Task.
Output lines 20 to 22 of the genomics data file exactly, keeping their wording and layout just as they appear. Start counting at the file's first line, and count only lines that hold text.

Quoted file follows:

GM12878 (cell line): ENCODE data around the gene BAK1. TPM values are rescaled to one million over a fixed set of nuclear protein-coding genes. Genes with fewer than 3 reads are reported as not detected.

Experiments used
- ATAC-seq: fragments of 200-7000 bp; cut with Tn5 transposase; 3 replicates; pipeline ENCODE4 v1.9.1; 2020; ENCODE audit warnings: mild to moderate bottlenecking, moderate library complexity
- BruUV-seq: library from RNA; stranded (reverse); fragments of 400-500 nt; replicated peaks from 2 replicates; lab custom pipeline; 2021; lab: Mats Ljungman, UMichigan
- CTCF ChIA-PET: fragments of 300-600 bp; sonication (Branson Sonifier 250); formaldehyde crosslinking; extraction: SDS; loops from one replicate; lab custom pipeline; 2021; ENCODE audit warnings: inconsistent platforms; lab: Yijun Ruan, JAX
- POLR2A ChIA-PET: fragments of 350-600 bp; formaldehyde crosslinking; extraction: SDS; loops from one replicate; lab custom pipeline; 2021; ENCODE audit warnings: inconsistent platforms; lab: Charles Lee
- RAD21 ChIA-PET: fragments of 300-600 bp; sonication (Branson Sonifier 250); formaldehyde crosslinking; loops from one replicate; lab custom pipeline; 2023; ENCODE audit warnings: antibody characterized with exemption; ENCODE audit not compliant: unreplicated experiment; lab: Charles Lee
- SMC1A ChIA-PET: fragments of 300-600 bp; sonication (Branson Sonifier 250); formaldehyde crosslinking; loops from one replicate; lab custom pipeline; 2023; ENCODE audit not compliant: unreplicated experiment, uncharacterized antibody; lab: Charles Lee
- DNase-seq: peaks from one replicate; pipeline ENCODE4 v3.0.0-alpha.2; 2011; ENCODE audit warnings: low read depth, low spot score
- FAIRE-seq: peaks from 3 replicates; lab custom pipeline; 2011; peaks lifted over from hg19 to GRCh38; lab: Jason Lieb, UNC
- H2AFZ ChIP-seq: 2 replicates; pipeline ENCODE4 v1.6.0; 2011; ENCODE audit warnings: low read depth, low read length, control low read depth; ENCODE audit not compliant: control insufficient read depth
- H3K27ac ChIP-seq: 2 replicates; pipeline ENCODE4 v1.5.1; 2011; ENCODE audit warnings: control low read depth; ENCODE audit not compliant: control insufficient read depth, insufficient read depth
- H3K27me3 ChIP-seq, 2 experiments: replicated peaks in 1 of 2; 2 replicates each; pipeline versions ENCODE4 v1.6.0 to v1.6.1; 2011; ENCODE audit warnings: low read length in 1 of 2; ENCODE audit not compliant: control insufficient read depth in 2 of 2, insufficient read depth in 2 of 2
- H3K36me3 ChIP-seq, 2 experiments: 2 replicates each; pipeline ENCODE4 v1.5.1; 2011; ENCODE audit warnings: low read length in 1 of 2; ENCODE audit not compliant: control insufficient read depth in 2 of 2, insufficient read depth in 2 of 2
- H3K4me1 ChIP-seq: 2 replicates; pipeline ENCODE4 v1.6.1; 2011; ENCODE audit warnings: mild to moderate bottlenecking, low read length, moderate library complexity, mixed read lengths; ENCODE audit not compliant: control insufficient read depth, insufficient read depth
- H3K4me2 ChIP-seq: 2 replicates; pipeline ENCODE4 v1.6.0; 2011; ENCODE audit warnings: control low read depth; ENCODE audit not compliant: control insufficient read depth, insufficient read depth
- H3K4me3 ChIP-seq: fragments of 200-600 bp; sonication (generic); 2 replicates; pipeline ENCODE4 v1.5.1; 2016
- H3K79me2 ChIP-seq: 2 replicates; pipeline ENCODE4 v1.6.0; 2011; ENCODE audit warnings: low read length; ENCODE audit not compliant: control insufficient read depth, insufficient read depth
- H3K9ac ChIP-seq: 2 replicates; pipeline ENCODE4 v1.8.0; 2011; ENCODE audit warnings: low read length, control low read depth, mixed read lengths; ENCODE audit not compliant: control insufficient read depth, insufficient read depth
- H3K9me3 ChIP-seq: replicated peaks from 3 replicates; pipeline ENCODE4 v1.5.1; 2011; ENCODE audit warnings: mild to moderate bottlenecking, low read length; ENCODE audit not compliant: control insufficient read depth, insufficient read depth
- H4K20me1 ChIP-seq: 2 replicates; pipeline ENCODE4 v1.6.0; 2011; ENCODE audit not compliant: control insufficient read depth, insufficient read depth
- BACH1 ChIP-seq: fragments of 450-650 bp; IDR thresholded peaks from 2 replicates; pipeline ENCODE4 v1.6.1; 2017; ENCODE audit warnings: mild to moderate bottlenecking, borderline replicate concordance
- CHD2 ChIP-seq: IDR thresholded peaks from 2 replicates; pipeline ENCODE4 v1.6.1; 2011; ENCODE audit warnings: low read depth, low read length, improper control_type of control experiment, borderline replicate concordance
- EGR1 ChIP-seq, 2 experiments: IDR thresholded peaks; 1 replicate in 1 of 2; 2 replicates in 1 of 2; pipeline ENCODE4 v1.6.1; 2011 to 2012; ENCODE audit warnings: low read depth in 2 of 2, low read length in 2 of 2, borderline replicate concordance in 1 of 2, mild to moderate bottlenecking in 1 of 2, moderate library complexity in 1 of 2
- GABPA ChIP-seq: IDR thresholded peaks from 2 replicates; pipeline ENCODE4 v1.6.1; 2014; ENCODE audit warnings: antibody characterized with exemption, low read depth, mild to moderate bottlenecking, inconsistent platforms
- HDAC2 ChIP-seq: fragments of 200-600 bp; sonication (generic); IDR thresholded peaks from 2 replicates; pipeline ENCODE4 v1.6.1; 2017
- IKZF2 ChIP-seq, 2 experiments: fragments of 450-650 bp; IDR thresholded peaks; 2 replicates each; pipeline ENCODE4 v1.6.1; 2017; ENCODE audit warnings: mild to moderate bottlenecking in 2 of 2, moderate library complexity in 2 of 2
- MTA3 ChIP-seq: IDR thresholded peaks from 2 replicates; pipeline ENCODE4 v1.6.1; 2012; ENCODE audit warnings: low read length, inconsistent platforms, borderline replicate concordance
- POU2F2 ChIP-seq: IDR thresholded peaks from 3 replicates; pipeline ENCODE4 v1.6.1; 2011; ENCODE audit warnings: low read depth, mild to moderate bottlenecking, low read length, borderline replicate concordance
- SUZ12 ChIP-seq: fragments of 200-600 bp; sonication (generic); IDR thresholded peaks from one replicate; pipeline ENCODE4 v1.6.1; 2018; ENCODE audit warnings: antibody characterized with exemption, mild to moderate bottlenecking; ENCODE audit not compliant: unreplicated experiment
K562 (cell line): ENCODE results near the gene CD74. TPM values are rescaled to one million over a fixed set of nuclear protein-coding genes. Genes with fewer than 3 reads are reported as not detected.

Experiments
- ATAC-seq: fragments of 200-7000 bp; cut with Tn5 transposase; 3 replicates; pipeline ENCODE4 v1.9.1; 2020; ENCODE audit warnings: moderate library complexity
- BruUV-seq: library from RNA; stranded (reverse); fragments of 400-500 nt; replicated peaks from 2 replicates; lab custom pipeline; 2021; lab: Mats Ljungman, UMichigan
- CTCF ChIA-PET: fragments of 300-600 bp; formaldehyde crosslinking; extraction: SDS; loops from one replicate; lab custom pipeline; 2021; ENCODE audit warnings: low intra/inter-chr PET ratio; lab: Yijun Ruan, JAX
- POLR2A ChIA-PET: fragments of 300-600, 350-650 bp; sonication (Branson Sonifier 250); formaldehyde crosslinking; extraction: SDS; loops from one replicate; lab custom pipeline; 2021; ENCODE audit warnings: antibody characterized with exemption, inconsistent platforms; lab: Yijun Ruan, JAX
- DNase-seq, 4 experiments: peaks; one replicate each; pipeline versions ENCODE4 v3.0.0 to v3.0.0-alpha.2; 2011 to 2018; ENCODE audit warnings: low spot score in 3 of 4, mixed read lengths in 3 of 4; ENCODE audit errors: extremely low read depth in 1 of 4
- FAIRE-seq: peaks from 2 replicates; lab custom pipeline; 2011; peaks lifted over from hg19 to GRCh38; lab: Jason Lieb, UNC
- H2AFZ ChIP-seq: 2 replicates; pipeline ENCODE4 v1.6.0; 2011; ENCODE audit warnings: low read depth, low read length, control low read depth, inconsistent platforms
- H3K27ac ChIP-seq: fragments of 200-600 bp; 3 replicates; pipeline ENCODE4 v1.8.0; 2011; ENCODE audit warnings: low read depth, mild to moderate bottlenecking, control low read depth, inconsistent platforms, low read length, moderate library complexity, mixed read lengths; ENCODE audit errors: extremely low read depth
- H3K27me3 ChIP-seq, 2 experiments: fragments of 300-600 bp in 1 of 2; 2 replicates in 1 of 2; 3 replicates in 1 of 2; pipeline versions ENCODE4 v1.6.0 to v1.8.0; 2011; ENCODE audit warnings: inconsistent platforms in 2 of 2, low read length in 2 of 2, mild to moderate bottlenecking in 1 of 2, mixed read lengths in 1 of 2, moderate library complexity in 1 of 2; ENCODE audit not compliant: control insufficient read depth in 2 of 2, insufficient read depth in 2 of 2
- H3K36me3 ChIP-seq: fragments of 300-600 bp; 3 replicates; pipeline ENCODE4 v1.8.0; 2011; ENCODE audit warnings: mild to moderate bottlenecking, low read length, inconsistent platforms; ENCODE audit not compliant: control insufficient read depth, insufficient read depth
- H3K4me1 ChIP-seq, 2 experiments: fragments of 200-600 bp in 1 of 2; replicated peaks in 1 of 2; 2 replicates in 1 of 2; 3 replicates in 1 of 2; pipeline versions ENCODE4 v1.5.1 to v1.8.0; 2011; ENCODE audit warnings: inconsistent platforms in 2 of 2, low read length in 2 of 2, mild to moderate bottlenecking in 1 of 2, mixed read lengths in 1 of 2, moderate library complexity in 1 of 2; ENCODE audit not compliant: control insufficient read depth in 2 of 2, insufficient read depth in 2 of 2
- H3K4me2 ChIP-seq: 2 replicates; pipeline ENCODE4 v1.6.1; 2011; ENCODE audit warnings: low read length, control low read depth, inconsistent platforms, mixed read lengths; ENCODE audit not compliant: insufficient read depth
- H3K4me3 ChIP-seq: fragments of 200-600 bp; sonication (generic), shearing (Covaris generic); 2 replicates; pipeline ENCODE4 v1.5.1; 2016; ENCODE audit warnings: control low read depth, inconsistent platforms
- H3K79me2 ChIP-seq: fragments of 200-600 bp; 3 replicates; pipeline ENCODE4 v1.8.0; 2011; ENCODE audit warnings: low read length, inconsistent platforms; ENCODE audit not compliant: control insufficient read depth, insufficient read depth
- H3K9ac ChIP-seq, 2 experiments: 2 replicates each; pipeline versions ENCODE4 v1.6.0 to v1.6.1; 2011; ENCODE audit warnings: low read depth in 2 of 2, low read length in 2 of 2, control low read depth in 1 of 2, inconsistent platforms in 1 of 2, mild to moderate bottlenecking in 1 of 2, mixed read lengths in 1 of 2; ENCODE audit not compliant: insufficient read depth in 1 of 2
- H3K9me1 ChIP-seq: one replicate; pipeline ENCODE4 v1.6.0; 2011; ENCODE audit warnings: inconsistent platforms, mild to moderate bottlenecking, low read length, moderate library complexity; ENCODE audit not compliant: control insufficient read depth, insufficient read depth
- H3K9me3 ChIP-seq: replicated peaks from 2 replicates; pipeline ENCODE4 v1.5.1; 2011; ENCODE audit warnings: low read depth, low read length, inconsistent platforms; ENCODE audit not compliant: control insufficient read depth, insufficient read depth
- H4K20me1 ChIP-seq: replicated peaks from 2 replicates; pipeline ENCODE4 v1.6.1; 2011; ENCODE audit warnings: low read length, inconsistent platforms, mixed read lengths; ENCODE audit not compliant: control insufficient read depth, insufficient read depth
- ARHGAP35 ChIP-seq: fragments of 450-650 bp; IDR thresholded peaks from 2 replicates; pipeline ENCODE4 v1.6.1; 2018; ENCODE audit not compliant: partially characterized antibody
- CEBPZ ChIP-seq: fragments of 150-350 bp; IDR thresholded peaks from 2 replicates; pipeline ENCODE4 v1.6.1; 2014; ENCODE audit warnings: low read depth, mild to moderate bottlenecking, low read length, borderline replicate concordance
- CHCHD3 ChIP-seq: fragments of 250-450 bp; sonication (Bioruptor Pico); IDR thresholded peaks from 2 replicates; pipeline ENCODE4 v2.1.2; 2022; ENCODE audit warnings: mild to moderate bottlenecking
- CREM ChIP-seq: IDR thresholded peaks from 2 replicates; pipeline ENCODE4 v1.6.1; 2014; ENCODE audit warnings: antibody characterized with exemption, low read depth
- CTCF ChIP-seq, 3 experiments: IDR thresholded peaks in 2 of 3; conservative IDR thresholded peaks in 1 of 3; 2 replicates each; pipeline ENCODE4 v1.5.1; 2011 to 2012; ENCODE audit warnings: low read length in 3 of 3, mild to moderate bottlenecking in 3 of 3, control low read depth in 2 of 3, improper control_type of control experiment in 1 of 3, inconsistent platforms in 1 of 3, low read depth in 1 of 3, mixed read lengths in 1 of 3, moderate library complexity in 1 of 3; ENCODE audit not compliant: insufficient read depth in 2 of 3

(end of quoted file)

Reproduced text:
- H3K9me3 ChIP-seq: replicated peaks from 3 replicates; pipeline ENCODE4 v1.5.1; 2011; ENCODE audit warnings: mild to moderate bottlenecking, low read length; ENCODE audit not compliant: control insufficient read depth, insufficient read depth
- H4K20me1 ChIP-seq: 2 replicates; pipeline ENCODE4 v1.6.0; 2011; ENCODE audit not compliant: control insufficient read depth, insufficient read depth
- BACH1 ChIP-seq: fragments of 450-650 bp; IDR thresholded peaks from 2 replicates; pipeline ENCODE4 v1.6.1; 2017; ENCODE audit warnings: mild to moderate bottlenecking, borderline replicate concordance